PRIMARY school pupils in Dorset and Poole are at the bottom of the table for achievement in reading, writing and maths in the south west.

Figures released by Ofsted reveal just 60 per cent of 11-year-olds in the Dorset County Council area achieved the expected standard and 61 per cent in Poole.

But in Bournemouth the figure was 66 per cent, two per cent above the average for England.

The three local authorities had mixed results in tables released as part of the Ofsted annual report.

Poole had the highest results of the 15 authorities in the region at GCSE, followed by Bournemouth in second place and Dorset in third.

The percentage of primary schools judged to be Good or Outstanding was 89 per cent in Poole, 85 per cent in Bournemouth and 78 per cent in Dorset. The national average is 87 per cent.

At secondary school the figure is 91 per cent for Bournemouth, 78 per cent for Poole and 70 per cent for Dorset with a national average of 75 per cent.

Bournemouth has a higher rate of fixed period exclusions with 15.5 per cent of pupils in secondary school affected.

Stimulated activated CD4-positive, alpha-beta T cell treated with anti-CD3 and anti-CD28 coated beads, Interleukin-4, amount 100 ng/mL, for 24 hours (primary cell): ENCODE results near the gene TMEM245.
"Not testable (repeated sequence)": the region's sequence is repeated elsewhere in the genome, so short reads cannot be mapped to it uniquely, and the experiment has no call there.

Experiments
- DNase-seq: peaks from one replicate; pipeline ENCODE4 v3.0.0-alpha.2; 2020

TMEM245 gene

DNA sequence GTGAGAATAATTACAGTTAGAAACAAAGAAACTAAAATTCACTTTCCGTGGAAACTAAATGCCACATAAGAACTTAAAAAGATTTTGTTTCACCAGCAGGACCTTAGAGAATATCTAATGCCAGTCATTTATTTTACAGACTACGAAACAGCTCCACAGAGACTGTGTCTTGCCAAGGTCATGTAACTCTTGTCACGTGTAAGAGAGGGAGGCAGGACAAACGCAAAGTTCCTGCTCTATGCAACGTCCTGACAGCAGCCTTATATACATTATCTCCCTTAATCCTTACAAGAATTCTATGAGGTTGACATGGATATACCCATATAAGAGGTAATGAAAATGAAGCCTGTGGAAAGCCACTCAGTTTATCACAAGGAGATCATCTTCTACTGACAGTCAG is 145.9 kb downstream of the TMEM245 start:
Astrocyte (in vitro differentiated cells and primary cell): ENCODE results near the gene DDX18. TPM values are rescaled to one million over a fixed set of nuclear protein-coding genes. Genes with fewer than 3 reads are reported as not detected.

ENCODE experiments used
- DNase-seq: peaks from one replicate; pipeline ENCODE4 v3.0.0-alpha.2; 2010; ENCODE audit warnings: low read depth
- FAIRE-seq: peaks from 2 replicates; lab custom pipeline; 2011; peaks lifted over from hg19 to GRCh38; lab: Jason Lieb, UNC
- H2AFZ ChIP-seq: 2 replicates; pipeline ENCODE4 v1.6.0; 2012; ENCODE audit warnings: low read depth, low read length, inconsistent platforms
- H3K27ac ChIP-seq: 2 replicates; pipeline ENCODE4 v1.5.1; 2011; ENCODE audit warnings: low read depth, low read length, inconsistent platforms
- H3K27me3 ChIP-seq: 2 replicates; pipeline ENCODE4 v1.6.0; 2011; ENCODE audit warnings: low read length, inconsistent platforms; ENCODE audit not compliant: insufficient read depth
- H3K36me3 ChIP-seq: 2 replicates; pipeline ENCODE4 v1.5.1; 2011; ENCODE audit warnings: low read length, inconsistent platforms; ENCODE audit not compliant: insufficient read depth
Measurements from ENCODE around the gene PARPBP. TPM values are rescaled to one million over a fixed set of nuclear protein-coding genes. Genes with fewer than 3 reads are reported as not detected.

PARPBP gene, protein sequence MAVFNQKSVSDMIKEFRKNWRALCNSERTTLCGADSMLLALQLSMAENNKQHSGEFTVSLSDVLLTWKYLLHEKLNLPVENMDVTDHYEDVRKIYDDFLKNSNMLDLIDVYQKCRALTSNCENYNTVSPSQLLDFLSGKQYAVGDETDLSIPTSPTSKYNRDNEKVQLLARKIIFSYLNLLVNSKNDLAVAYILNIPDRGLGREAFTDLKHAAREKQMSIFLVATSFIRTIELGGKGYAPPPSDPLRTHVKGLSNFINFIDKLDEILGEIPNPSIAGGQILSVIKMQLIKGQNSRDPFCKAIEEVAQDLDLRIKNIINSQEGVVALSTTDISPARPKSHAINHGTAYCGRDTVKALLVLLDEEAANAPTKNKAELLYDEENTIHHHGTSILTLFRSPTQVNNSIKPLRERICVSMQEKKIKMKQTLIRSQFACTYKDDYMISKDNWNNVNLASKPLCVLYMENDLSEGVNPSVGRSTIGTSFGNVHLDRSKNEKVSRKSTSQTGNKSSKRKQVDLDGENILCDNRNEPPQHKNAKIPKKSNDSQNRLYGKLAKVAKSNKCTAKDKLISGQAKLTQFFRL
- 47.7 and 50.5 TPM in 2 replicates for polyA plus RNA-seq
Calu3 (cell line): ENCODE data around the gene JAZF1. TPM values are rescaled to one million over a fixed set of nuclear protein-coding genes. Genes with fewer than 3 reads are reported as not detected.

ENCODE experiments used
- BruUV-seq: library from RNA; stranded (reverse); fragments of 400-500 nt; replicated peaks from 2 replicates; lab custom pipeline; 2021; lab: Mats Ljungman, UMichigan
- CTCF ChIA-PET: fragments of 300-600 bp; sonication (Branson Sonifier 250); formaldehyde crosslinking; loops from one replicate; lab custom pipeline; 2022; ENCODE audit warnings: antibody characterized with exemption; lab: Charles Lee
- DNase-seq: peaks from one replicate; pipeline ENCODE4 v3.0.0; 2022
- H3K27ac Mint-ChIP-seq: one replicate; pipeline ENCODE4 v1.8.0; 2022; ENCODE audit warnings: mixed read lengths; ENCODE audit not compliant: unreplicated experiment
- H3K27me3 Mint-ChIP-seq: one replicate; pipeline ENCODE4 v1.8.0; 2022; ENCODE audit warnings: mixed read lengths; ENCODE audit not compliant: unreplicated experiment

The figure for Dorset is 7.9 per cent and 7.35 per cent for Poole, the lowest in the south west.

The region also saw 96 per cent of childminders rated as Good or Outstanding along with 95 per cent of nurseries and pre-schools.

Bradley Simmons, Ofsted’s south west director, said he is concerned about the variation across the region’s schools and added: “I am concerned there has been a decline in inspection outcomes.”

He said he is also worried about exclusion rates, particularly among children with special educational needs of disabilities.

“There are some places where exclusions are particularly high” he added. “We must do more for these children.”